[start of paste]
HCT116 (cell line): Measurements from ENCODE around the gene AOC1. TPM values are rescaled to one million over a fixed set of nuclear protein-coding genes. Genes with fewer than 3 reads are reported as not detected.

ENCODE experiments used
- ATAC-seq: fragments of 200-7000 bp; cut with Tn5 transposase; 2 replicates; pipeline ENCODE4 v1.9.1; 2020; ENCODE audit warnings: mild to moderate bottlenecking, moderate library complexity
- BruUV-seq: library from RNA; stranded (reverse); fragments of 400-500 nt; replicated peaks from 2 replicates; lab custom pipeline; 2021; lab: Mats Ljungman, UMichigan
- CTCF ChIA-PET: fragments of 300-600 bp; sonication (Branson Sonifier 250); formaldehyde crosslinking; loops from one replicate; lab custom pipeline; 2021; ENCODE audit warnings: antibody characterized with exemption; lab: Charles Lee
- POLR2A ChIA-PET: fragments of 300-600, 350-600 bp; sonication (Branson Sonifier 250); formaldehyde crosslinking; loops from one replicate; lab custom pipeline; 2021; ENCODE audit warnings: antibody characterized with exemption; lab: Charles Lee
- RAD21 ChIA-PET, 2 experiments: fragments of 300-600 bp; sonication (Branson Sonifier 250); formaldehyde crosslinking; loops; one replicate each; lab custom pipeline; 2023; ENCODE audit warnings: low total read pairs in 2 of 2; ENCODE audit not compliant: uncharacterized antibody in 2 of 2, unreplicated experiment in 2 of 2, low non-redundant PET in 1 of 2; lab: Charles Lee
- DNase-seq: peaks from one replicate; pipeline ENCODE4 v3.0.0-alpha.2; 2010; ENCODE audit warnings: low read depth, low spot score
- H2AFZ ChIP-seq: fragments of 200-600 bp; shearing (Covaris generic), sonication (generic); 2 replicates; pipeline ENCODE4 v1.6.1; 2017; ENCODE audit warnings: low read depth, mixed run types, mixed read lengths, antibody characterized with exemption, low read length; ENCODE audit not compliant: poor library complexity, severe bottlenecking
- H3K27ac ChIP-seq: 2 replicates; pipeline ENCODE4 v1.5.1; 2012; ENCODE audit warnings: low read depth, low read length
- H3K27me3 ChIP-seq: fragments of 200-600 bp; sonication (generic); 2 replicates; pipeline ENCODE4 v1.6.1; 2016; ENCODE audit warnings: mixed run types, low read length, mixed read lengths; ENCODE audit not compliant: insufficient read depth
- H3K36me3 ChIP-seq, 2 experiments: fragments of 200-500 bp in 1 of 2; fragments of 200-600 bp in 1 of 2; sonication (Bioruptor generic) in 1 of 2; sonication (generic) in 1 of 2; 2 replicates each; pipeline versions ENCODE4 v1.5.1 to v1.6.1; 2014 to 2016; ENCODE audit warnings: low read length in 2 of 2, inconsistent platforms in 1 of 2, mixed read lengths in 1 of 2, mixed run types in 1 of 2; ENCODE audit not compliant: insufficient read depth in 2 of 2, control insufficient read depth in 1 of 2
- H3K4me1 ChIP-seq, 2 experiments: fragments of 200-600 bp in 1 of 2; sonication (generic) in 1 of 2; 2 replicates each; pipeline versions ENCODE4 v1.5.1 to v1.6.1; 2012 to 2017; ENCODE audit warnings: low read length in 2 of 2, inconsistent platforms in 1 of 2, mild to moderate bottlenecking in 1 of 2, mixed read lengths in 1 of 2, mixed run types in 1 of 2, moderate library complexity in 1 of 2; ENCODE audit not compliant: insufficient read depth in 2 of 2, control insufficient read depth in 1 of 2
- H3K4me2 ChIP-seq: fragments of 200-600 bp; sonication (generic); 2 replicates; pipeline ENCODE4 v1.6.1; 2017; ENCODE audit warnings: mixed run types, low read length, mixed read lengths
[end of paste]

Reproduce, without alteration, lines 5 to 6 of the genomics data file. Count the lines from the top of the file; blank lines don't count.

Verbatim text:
- CTCF ChIA-PET: fragments of 300-600 bp; sonication (Branson Sonifier 250); formaldehyde crosslinking; loops from one replicate; lab custom pipeline; 2021; ENCODE audit warnings: antibody characterized with exemption; lab: Charles Lee
- POLR2A ChIA-PET: fragments of 300-600, 350-600 bp; sonication (Branson Sonifier 250); formaldehyde crosslinking; loops from one replicate; lab custom pipeline; 2021; ENCODE audit warnings: antibody characterized with exemption; lab: Charles Lee